To combat dry skin, it is recommended to stay hydrated, eat a well-balanced diet, avoid harsh weather conditions, and use a gentle moisturiser. In Traditional Chinese Medicine, dry skin may be caused by excess yin deficiency or an impaired lung organ system. This can be improved by incorporating herbs and foods that nourish and eliminate heat in the lungs, such as bird’s nest, white fungus, and goji berries.

3. Melasma (Hyperpigmentation)

Melasma or hyperpigmentation refers to the uneven patches of dark spots that appear on the skin due to the stimulation of melanin production by oestrogen and UV rays in sunlight. Besides, certain chemicals present in conventional skincare and cosmetic products can also contribute to melanin production. Genetics can also be a significant factor in developing ageing spots.

To address this sign of ageing skin, it is important to maintain a healthy lifestyle that promotes hormonal balance, wear sunscreen and protective clothing when outdoors, and avoid harmful chemicals in skincare and makeup products. Traditional Chinese Medicine (TCM) suggests that excess yin deficiency can contribute to age spots, which can be treated with TCM herbs like Gotu kola, Panax Ginseng berry extract, and Ssanghwa-tang. These herbs can help to clear inner heat and improve blood flow to the skin, which can prevent or reduce the appearance of hyperpigmentation.

When it comes to Western treatments, to address melasma or hyperpigmentation, it’s advisable to consult with a dermatologist who can recommend treatments such as hydroquinone, tretinoin, and topical vitamin C that can help reduce the appearance of dark patches on the skin.

A bowl of bird’s nest, together with goji berries laid out on the table

Enjoy the goodness of bird’s nest to combat against ageing skin.

TCM Herbal Remedies for Ageing Skin

Traditional Chinese Medicine (TCM) offers a comprehensive approach to addressing ageing skin through the use of herbs that fortify the spleen, heart, and lungs, three organs that have a connection to promoting healthy skin and a more youthful appearance.

  • Chinese angelica root (当归), red dates, oysters, mulberry fruit, white and black fungus, black rice, black soybean, and sea cucumber can help nourish yin (passive energy) and boost blood production, contributing to skin renewal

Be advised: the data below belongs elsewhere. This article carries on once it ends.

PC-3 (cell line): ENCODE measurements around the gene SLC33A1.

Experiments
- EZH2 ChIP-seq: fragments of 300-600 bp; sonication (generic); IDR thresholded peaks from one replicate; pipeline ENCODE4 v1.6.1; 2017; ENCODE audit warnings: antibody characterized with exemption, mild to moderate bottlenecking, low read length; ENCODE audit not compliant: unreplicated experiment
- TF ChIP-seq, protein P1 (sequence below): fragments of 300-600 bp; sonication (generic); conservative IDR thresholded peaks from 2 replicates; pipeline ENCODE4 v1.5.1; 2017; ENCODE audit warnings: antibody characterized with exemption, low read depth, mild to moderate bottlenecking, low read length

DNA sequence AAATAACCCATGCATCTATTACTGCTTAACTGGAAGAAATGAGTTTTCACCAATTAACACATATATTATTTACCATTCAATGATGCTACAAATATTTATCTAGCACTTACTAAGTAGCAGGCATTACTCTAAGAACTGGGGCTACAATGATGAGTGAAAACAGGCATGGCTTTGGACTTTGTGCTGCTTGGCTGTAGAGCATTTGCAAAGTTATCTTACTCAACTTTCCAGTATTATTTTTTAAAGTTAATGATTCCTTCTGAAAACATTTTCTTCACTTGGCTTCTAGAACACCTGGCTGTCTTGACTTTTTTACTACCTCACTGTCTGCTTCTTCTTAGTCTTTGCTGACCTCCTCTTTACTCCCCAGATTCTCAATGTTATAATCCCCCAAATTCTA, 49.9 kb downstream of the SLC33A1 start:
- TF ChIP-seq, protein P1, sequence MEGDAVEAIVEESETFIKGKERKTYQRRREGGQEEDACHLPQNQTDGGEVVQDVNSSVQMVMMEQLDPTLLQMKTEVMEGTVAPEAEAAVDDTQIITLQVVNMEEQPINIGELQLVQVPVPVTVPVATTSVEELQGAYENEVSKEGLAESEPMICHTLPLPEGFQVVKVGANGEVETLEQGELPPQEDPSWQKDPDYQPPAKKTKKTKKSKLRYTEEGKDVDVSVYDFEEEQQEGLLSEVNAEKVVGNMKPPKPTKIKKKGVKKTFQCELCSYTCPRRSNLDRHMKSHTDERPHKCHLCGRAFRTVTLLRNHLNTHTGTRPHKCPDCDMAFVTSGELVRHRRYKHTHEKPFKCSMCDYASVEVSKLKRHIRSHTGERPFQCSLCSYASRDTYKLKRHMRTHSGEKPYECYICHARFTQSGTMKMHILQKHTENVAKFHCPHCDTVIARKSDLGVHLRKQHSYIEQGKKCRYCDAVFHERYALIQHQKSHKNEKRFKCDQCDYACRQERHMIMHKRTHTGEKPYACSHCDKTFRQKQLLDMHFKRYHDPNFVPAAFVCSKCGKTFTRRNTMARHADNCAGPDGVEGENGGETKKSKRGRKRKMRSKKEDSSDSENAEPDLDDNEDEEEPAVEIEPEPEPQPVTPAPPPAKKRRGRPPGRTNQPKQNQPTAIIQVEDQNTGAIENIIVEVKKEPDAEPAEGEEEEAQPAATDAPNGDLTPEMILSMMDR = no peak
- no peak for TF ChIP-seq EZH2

• lingzhi (灵芝), ginseng (人参), goji berries (枸杞子), white fungus (银耳), and bird’s nest (燕窝) help to maintain soft and lustrous skin.
  • peach kernel (桃仁), Dhorian angelica root (白芷), and magnolia flower (辛夷) aids with removing excess metabolic waste, resulting in clearer and more radiant skin
  • other ingredients like sesame, honey, mushrooms, and milk products can also assist with rejuvenating the skin

Acupuncture and Tuina

Besides using rejuvenating herbs, you may also try acupuncture and tuina for maintaining health and treating certain health issues, including revitalising ageing skin. Many studies have demonstrated the effectiveness of acupuncture for this purpose.

According to TCM Physician Anita Pee, acupuncture and tuina have the potential to bring balance to the body’s yin, yang, qi, and blood, and can be done twice a week to address concerns such as fine lines, wrinkles, and sagging skin. Acupuncture may also promote the lymphatic and circulatory systems, which work together to supply nutrients and oxygen to skin cells. This process can nourish the skin from the inside out.

Physician Pee emphasises that a balanced lifestyle is crucial for maintaining healthy and youthful skin. She recommends getting enough sleep, maintaining a healthy diet low in oil and sugar, using good sun protection, regular exercise, staying well-hydrated, and managing stress as the best ways to reduce visible signs of ageing and ensure great skin.

Ultimately, true beauty goes beyond surface appearances and stems from our inner health. Although ageing is a natural process, premature ageing of the skin can be prevented. While various anti-ageing skin treatments and skincare products are available, it is still important to consult a dermatologist or a TCM physician to determine the most effective treatment plan for you.

This article is an adaptation of The Primary Signs of Ageing Skin and What to do About Them from AllThingsHealth .com

References
  1. Allied Market Research. 2020. Malaysia Skin Care Products Market: Opportunity Analysis and Industry Forecast, 2021–2027. [online]  [Accessed 12 November 2021].
  2. Scientific Reports (Nature.com). 2021. Defining skin aging and its risk factors: a systematic review and meta‑analysis. [online]  [Accessed 12 November 2021].
  3. Aging Medicine. 2019. Traditional Chinese medicine and aging: Integration and collaboration promote healthy aging. [online]  [Accessed 12 November 2021].
  4. Integrative Medicine Research. 2017. Effect of thread embedding acupuncture for facial wrinkles and laxity: a single-arm, prospective, open-label study. [online]  [Accessed 12 November 2021].
  5. Eu Yan Sang. Aging with Grace. [online]  [Accessed 3 December 2021]
  6. Cosmetics and Toiletries. 2013. Traditional Chinese Medicine in Cosmetics. [online]  [Accessed 19 December 2021]
  7. Eu Yan Sang. Tips For A Healthy, Rosy Complexion. [online]  [Accessed 19 December 2021]
  8. Eu Yan Sang. Mirror Mirror: Tackling Skin Issues. [online]  [Accessed 19 December 2021]
  9. Natural Product Communications. 2020. Traditional Chinese Herbal Medicine for Whitening[online]  [Accessed 19 December 2021]
About the Writer
All Things Health Malaysia
All Things Health is Malaysia's first English-language website providing trusted, medically reviewed content on natural health and wellness based on Chinese medicine wisdom. The articles are written by health editors, physicians, and wellness experts and cover key health and wellness categories such as nutrition, mental health, balance, and parenthood.